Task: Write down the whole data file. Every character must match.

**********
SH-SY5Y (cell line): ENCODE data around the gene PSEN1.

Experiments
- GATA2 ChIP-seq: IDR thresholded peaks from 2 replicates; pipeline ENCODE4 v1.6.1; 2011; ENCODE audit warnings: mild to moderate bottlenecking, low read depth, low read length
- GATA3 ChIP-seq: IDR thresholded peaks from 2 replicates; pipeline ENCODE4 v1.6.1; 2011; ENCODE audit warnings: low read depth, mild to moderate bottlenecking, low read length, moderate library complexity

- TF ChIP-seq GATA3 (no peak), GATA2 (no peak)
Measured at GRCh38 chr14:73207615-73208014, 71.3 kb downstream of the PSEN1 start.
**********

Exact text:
SH-SY5Y (cell line): ENCODE data around the gene PSEN1.

Experiments
- GATA2 ChIP-seq: IDR thresholded peaks from 2 replicates; pipeline ENCODE4 v1.6.1; 2011; ENCODE audit warnings: mild to moderate bottlenecking, low read depth, low read length
- GATA3 ChIP-seq: IDR thresholded peaks from 2 replicates; pipeline ENCODE4 v1.6.1; 2011; ENCODE audit warnings: low read depth, mild to moderate bottlenecking, low read length, moderate library complexity

- TF ChIP-seq GATA3 (no peak), GATA2 (no peak)
Measured at GRCh38 chr14:73207615-73208014, 71.3 kb downstream of the PSEN1 start.